Increasing interest in optical techniques for noninvasive biomedical diagnostics and therapy leads to development of new methods and devices. For verification of newly developed tools a special kind of object with well-controlled optical properties is required. Also there is a need for a stable and reproducible instrument for testing and calibration of existing techniques. All these facts show necessity for durable and reproducible test objects mimicking optical properties of real tissue. Use of phantoms will also decrease the need for animal experiments as well. Skin studies require a specific type of phantoms: solid-state, stable, with specified optical properties. It is known that a 2% Intralipid aqueous solution with some absorbing additives appropriately mimics skin as a whole in the wavelength range of 1000-2200 nm. However, for the visualization purposes the main feature of skin, multi-layerness, should be preserved.
Many types of phantoms were developed to mimic tissue with relevant optical properties for biomedical optics applications. Materials currently used include Intralipid, polyacrylamide gels, albumin, fibrin, agar, epoxy resin and silicon filled up by micro- and nanoparticles. Usually, substances used nowadays absorb or evaporate water causing alterations in the phantom optical properties over time. Agar and albumin phantoms rapidly degrade due to fungal growth. To this end, phantoms insoluble in water with a long life span (months) are of high necessity.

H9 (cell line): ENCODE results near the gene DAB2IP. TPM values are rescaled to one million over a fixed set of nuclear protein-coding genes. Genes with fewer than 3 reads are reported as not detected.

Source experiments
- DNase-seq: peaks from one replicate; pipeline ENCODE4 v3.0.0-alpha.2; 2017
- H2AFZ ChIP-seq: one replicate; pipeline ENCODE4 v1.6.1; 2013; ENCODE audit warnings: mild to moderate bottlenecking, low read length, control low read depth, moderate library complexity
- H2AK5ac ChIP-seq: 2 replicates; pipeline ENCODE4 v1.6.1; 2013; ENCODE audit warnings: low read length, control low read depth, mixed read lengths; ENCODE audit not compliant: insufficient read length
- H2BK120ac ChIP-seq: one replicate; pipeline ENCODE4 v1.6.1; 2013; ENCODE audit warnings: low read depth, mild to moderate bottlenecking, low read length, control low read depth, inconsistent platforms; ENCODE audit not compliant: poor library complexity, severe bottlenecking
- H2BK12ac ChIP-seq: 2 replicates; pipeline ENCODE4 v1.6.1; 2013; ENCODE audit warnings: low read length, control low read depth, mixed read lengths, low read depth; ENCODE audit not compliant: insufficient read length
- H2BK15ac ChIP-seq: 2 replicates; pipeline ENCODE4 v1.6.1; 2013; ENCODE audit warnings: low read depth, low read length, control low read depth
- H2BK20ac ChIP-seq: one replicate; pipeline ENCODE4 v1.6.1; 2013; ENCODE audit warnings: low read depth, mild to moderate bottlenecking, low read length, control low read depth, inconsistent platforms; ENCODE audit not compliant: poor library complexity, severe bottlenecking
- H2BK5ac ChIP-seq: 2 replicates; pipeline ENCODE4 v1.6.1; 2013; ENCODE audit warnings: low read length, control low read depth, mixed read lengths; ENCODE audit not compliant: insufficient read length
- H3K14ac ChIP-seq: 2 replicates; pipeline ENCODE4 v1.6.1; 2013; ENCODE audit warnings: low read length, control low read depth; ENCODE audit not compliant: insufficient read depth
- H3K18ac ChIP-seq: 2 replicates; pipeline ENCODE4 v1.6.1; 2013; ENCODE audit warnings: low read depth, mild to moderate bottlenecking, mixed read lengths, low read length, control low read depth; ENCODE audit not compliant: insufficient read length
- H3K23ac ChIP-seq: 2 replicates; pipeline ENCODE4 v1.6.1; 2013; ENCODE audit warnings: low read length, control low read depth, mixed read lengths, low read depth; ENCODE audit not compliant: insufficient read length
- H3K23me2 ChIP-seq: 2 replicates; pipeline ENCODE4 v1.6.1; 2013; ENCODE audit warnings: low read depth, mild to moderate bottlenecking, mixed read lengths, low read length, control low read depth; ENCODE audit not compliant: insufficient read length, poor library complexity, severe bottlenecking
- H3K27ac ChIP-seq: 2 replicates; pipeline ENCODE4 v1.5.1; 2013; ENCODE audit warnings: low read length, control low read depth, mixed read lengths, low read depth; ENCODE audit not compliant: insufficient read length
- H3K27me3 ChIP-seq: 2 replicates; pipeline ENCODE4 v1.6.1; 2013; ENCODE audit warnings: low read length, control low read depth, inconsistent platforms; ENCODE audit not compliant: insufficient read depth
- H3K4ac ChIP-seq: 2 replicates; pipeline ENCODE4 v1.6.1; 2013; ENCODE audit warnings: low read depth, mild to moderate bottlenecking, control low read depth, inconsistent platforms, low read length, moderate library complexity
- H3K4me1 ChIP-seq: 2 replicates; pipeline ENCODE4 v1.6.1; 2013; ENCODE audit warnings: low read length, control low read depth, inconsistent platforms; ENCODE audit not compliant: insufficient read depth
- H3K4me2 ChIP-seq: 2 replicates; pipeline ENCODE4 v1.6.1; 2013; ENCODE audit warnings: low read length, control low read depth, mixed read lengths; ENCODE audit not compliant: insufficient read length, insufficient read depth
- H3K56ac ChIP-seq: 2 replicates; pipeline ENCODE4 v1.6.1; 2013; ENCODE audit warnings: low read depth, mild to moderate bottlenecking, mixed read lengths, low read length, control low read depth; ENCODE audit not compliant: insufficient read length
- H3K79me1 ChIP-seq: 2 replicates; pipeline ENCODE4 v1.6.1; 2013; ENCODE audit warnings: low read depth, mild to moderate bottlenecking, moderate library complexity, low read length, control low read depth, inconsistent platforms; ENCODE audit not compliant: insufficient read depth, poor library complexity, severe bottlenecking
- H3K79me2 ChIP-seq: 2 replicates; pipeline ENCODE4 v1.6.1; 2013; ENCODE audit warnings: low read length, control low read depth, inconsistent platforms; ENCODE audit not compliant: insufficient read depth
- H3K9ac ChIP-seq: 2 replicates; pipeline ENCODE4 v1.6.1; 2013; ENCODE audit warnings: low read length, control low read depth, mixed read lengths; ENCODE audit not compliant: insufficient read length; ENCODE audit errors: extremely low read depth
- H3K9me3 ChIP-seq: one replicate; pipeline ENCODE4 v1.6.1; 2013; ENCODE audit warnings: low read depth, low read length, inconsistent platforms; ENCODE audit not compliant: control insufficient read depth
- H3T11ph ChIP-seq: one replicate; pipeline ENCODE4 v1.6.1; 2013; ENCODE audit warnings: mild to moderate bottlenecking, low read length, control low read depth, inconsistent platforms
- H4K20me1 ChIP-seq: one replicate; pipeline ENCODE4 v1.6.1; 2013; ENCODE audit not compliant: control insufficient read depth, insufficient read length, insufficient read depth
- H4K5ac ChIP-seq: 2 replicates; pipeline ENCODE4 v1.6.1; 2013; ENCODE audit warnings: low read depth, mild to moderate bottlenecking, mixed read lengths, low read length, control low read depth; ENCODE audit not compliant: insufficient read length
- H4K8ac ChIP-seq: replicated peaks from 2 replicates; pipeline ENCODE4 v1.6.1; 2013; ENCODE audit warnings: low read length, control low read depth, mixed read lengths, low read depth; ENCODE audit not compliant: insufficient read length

We focus on manufacturing of fully functional capillary network embedded into the multilayer phantom. Additionally, a possibility to model a vascular pathology such as stenosis or aneurysm is taken into account.
Manufactured capillary system in a transparent phantom layer.
A hypothetical aneurysm model in transparent phantom. Vessels are fillled with 4% Intralipid solutions.
Manufactured phantoms with scattering (left piece) and transparent (right piece).
OCT images of the capillaries in transparent phantom layer filled with Intralipid 4% (upper row) and capillaries filled with whole blood embedded into the scattering phantom layer (bottom row). Concentration of the scattering particles is of 1.5 mg/ml
A.V. Bykov, A.P. Popov, A.V. Priezzhev, R. Myllylä, “Multilayer tissue phantoms with functioning capillary system for OCT and DOCT imaging”, Proc. SPIE 8091, 80911R (2011). [PDF]
A.V. Bykov, A.P. Popov, M. Kinnunen, T. Prykäri, A.V. Priezzhev, R. Myllylä, “Skin phantoms with realistic vessel structure for OCT measurements”, Proc. SPIE 7376, 73760F (2010). [PDF]
Last updated: 9.9.2016